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Pastoral Communique from the Bumiputera Church in Sabah and Sarawak (English)
 

Pastoral Communique from the Bumiputera Church in Sabah and Sarawak (English)

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    Pastoral Communique from the Bumiputera Church in Sabah and Sarawak (English) Pastoral Communique from the Bumiputera Church in Sabah and Sarawak (English) Document Transcript

    • PERSATUAN GEREJA·GEREJA 01 SARAWAK(ASSOCIATION OF CHURCHES IN SARAWAK)Ruj Tuan:Ruj Kami:Tarikh: 02.05.2013Pastoral Communique from the Bumiputera Church in Sabah and SarawakGreetings in the name of our precious Lord and Saviour, Christ Jesus.We take counsel from the ancient preacher that there is a time for everything, "a time to keepsilence and a time to speak" (Ecclesiastes chapter 3 verse 7).As the Body of Christ seeking to live out his purpose and mission, we are mindful that theChurch is to be a blessing to the nation, to strive for what is true, honourable, just andcommendable in the interest of all people (Philippians 4:8).But in the midst of this, issues affecting the church and the use of our Holy Scriptures havearisen. We, the native Christians of Sabah and Sarawak have kept silent for a considerablelength of time. Some have taken our silence to mean something else. Therefore, the time hasnow come for us to speak.When the caretaker Prime Minister first mooted the Global Movement of Moderates, we wereenthusiastic in extending our support for the initiative. But ironically, the movement is beingincessantly and blatantly distracted by unscrupulous elements from within its own ranks,whose strange proclivity is leaning more towards racism and extremism.It is a grave mistake to condone extremism even for a minor political exigency because to doso is to expose our society to something so inherently base and so evil.It is like opening ourselves to a kind of vile pervasion which could do untold, evenirreparable harm. Extremism feeds on human weakness and insecurity. If left unchecked itcould rob us of our true identity and eventually our soul.A manifestation of such extremism is the extent to which fringe groups within our midstwould go to advance their racism and religious bigotry over the controversy of the use of the1ALAMAT: CHRISTIAN ECUMENICAL WORSHIP CENTRE, LOT 2500, BLOCK 10, JALAN STAMPIN KCLD, 93350 KUCHING, SARAWAK, MALAYSIA.TEL: 082-411500 FAX: 082-419500 E-mail: acs.cewc@yahoo.com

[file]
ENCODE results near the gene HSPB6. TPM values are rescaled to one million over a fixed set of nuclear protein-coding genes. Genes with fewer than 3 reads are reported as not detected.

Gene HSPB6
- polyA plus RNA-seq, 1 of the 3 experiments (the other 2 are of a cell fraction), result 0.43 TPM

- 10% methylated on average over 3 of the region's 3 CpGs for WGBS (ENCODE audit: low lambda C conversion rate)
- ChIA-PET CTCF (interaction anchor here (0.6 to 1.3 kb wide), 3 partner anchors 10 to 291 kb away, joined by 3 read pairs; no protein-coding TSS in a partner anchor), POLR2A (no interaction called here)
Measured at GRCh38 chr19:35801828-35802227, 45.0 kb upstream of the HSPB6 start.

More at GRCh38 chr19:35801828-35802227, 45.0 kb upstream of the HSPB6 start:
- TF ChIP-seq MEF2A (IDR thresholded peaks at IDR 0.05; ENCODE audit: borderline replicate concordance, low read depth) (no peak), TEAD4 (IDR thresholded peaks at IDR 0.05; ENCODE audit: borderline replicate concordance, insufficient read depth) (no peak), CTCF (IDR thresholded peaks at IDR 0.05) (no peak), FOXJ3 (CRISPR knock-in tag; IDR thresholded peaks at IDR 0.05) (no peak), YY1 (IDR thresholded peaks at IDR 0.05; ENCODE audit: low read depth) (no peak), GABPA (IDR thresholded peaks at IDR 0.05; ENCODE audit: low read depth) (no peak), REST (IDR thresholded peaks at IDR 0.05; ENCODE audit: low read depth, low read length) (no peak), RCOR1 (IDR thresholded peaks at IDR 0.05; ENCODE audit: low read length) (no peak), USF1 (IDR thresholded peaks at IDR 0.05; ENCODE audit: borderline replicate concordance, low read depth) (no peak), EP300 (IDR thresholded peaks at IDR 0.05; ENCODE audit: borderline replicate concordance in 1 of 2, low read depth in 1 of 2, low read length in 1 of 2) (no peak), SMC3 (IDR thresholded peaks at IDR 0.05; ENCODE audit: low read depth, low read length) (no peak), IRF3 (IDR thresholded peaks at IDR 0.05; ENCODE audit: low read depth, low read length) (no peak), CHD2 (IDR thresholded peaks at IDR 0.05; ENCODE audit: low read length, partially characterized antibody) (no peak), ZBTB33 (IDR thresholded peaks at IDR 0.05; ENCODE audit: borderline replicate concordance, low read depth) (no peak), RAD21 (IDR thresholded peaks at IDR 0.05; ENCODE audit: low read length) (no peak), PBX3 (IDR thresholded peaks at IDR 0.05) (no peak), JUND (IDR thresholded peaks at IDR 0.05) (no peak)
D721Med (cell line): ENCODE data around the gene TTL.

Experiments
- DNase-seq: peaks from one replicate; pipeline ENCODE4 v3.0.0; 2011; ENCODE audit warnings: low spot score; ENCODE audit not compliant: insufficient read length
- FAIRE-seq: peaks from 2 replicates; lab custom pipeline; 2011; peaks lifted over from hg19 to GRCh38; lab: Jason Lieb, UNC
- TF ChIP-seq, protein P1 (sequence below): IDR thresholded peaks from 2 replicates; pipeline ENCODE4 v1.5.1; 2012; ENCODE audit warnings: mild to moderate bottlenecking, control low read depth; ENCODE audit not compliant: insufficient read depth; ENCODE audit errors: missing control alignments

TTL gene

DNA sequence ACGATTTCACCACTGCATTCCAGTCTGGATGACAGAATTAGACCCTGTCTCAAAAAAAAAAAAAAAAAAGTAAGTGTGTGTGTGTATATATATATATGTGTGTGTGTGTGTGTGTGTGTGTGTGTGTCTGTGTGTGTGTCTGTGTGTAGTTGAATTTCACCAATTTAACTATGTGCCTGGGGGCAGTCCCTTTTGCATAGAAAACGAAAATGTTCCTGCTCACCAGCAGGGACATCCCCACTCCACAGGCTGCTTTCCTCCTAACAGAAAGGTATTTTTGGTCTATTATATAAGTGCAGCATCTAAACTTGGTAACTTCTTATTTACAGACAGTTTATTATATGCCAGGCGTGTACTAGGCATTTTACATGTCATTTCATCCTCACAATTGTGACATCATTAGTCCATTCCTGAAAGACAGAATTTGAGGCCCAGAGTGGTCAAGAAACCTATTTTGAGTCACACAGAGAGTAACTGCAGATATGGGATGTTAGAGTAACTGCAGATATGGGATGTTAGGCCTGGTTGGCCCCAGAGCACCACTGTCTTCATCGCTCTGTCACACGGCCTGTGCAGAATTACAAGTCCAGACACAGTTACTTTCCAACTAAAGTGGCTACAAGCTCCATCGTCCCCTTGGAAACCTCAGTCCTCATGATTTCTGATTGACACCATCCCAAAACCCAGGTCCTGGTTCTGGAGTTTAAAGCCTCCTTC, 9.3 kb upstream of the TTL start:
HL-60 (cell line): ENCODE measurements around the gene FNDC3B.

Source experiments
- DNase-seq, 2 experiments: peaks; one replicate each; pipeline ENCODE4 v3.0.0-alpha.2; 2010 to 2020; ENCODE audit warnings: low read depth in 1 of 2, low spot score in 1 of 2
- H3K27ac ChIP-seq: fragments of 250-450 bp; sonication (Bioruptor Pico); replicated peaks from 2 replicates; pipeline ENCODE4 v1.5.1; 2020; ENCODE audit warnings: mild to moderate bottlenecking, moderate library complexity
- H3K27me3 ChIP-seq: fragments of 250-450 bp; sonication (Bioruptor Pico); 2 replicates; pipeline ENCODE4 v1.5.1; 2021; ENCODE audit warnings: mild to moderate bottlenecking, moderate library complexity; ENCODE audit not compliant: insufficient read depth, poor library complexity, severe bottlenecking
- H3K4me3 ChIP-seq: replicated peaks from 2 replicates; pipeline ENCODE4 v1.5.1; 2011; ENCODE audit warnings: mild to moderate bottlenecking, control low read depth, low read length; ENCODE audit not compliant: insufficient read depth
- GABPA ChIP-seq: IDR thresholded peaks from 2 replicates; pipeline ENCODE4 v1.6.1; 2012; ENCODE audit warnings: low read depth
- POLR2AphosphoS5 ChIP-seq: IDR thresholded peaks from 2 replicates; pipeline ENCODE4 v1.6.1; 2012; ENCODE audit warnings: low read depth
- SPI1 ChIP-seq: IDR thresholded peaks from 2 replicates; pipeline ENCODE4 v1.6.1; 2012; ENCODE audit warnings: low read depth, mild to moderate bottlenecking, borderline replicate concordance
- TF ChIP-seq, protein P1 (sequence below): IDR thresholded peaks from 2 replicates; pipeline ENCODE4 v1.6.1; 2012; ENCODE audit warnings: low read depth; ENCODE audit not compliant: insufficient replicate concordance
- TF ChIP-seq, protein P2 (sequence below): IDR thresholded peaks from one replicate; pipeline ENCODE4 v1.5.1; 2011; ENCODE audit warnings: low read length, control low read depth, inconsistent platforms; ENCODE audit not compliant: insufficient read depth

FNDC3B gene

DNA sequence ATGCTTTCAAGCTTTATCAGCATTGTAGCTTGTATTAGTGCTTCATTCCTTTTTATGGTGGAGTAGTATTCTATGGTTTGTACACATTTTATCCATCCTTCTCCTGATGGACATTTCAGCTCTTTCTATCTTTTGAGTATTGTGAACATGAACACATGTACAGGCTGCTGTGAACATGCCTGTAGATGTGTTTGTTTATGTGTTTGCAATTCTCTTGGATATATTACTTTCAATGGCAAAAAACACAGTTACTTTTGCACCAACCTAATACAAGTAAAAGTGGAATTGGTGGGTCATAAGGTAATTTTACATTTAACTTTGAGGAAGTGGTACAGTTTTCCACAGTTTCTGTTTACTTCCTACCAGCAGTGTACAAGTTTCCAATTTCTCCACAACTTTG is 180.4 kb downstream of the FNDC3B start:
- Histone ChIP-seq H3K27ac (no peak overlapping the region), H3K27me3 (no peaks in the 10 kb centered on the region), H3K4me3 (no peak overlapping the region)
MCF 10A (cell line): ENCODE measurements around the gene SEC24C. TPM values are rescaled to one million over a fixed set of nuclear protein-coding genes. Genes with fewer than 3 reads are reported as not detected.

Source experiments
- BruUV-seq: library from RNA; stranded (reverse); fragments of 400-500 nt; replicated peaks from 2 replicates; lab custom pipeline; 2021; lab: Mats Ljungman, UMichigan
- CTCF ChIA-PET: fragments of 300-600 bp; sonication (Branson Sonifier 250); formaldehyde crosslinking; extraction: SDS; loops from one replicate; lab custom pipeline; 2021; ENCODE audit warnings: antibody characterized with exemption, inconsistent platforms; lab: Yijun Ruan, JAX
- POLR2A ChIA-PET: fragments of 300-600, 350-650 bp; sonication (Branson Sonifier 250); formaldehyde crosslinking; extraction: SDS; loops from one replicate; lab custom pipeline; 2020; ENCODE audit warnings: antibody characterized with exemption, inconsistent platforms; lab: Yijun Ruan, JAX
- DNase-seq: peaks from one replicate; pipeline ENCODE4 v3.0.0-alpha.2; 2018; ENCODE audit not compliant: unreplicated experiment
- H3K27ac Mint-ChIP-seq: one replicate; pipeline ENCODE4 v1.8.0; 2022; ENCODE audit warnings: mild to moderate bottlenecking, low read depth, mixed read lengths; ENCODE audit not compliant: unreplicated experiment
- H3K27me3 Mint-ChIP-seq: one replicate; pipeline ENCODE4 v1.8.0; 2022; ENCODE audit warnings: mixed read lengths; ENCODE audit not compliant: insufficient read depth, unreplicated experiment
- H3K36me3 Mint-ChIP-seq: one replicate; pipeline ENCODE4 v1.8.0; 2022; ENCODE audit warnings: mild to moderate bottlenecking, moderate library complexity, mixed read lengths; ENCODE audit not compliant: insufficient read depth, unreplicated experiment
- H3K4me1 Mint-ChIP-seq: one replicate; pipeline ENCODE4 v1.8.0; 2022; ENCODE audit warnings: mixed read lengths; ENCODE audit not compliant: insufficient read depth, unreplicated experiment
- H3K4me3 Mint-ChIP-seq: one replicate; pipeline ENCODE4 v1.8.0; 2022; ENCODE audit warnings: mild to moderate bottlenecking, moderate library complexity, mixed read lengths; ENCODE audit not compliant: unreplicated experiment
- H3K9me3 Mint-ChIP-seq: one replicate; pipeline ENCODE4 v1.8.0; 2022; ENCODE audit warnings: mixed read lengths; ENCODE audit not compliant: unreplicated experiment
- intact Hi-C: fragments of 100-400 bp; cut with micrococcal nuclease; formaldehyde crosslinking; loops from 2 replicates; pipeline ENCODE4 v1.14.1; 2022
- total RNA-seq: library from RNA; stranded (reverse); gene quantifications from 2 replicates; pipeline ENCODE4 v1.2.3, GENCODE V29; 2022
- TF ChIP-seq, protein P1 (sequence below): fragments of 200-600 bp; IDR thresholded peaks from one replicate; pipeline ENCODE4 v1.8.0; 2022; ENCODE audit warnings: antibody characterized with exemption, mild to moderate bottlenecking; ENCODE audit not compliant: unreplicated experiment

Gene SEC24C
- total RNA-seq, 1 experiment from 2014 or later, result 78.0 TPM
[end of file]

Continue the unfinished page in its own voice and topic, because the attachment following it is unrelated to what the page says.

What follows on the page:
• word Allah to refer to God by non-Muslims. They have even suggested an open season forburning Bibles (pesta membakar Alkitab). Nothing can be more seditious and incendiary. Yetthey were tolerated by the authorities.Let us be clear that the Allah controversy is more than just about a word. Indeed, variousStates have passed legislation prohibiting more than three dozen words from being used bynon-Muslims. This legislation is applicable and is indeed expressly directed at non-Muslims.For instance, a fatwa which has the force of law was gazetted on 1 June 2003 in Sabah underthe Enakmen Pentadbiran Undang-Undang Islam 1992 whereby the use of 32 words isprohibited to non-Muslims. These included "Allah" (God), "Ibadah" (Worship), "Iman"(Faith), "Rasul" (Apostle), "Injil" (Gospel), "Nabi" (Prophet], "Wahyu" (Revelation) andmuch more. This is done notwithstanding that Islamic syariah law do not apply to non-Muslims.The first of such state legislation was introduced by the Terengganu state government in 1980.The following year, the use of the Alkitab or the Malay language bible was prohibited ongrounds that it is a threat to national security. The ban has since been modified to a restrictionbut the Alkitab is still considered a threat to national security. In December 1986 the Ministryof Home Affairs issued a circular prohibiting the use of the word Allah on the purportedgrounds that such action was necessary for the purpose of maintaining public order and toavoid misunderstanding between followers of Muslims and Christians. This administrativedecision was enforced using the draconian Printing Presses and Publications Act 1984.In 2003, the Bup Kudus or the Iban language Bible was banned as it contains the wordAllah. The ban was subsequently lifted following protests by Christians.In Sarawak and Sabah, the word Allah has been used or spoken by the native communitiesof the state for generations and long before the formation of Malaysia and is part of theirnative language. Native Bumiputeras have always been using the term "Allah" in all aspectsof the profession and practice of their Christian faith from baptism to final rites and theseinclude in services, prayers, praise, liturgy, worship, and religious education. The term "Allah"is also used in Christian publications and multi-media resources. The right of the nativeBumiputeras to use or speak their own language and to practice their religion in the state issafeguarded by the Federal Constitution.The Allah controversy is not really about religion as such but about unreasonablegovernment policies and laws. In the face of such unreasonableness we cannot and should notremain silent. The time for us to speak has come.Two thirds of the Church in Malaysia is made up of Bumiputera Christians in Sabah andSarawak. In this respect, we speak with pastoral and moral responsibility and authorityagainst religious bigotry, racism and extremism in any form. But we are not alone as our non-2